A Q&A with Ashley Mansfield, Student Success Coordinator and College Possible Program Lead and Gabriela Nuño, Director of the Academic Success Center and Program Champion.
On each campus where College Possible coaches serve, they are equipped with a campus Program Lead and a Program Champion. Program Leads provide supervision, training and support to College Possible coaches and ensure effective delivery of the program to students. Program Champions manage the relationship with College Possible and serve as primary advocate for the partnership within the institution. Both play major roles in our effective near-peer coaching model to provide support and resources for coaches to best serve their students.
Q: What is your position at CSU Stanislaus, and how long have you been working in higher education?
Nuño: I am the Director of the Academic Success Center, which includes General Advising, Educational Opportunity Program, Promise Scholars, and Transfer Student Services. July marks 15 years working in higher ed.
Mansfield: I am the Student Success Coordinator for the Stockton Campus- I work with a majority of the Transfer Students and of course, the College Possible cohorts. I have been working in higher ed since I was in my grad program in 2015- yikes! So, 6 years. I have loved every minute of it.
Q: What has your experience been like as a College Possible Program Lead/ Program Coordinator? Is there one specific thing you would recommend to others thinking about implementing programs like this?
Mansfield: My experience with College Possible has been nothing short of amazing. I have been able to partner not only with AmeriCorps members, but become more engaged with the Stockton community and Stockton Scholars. What I would recommend to others thinking about implementing programs like this on their campus- do it. Try it out; this model of near-peer coaching has really brought something special to our campus.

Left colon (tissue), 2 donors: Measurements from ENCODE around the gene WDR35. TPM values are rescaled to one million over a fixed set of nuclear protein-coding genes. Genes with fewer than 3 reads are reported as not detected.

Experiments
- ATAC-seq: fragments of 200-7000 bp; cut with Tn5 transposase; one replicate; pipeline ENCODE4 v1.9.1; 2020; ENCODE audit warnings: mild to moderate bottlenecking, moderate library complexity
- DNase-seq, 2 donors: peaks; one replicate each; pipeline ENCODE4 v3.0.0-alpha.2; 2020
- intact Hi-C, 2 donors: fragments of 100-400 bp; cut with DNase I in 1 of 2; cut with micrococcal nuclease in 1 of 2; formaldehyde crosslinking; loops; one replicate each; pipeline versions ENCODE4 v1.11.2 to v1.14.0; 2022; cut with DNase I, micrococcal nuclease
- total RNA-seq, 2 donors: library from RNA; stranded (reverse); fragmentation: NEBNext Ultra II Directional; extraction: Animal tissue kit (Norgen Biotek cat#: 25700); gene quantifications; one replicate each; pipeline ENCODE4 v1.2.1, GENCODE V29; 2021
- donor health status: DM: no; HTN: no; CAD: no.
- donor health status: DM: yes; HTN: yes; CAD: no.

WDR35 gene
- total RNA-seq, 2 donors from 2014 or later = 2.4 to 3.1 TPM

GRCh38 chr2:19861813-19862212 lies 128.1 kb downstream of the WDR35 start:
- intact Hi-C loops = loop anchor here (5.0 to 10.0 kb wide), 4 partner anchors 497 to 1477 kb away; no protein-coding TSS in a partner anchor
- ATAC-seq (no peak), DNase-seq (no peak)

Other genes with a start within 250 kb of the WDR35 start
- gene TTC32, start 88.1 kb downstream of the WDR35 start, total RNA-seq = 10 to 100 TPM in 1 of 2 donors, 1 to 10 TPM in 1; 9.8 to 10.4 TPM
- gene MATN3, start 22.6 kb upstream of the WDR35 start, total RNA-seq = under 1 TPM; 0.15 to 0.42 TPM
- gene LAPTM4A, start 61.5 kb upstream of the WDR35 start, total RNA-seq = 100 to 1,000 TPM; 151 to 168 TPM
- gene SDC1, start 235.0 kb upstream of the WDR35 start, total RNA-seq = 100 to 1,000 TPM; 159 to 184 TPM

Nuño: It has been a wonderful experience partnering with College Possible and Stockton Scholars (a community organization in our service area) to implement the near-peer coaching program. Because of this, my recommendation would be if you are able to partner with a community/school organization it provides a unique insight into the needs and assets of your community and students.
Q: How have you partnered and/or collaborated with College Possible in training coaches on supporting first-generation students?
Nuño: I have found that the training provided by College Possible provides a strong foundation for our coaches. What we have done at the campus level is provide campus-specific training on our programs, services and affinity groups that speak to the intersectional identities of our first-generation students.
Mansfield: Besides checking-in at the monthly program lead community practice meetings and learning what other campus leads may do; I always aim to have the coaches collaborate with other campus resources. Together we complete training from different departments and learn ways we can holistically serve all of our students. For example, last year the coaches were certified in Youth and Mental Health First Aid- in addition to participating in the Undocu-Ally Training
Q: What new initiatives is CSU, Stanislaus trying to help support first-generation students? What kind of impact has the pandemic had on these or other initiatives?
Nuño: What is unique about Stanislaus State is our large first-generation student population, about 75% of our undergraduate students identify as first-generation. So, we are focusing on high-touch services that help build community. For example, for the fall 2021 we are matching every first-time freshman with a peer mentor by partnering with existing and new support programs. The pandemic has actually fueled our efforts to be bold and work together across campus to create a coordinated network of support.
Mansfield: Stanislaus is constantly creating and implementing new policies around first-gen students. What is really cool about Stan State, is that a majority of our undergrad students identify as first-gen- if anything the pandemic did not hinder these initiatives, but rather fueled the fire even more to make sure we are serving all of our students holistically and really fostering these high-touch services.
Please feel free to share any examples of the impact that the work you’ve done with College Possible has made.
Mansfield: I think having students attend events that the coaches host, virtual (or when we were in person), really attest to the work that they are doing. Having students feel supported and comfortable enough to show up to registration workshops, or even pop-in to virtual walk-in hours, really shows that their services are making a difference.
Nuño: We entered this partnership to help students through graduation, and we are seeing indicators of success. In our first cohort, 2019-2020, retention rates to the following year were on par with the overall student population. In addition, after spring 2020 – during the pandemic – the College Possible cohort’s term GPA was higher than the GPA for all students. My favorite example of impact is how one of the mentees from year 1 became a coach upon graduation, this speaks to the impact coaches are making on the student experience. As we prepare for year 3, we also have three out of four coaches returning (the fourth already served two years), which speaks to the value and rich experience of being a coach.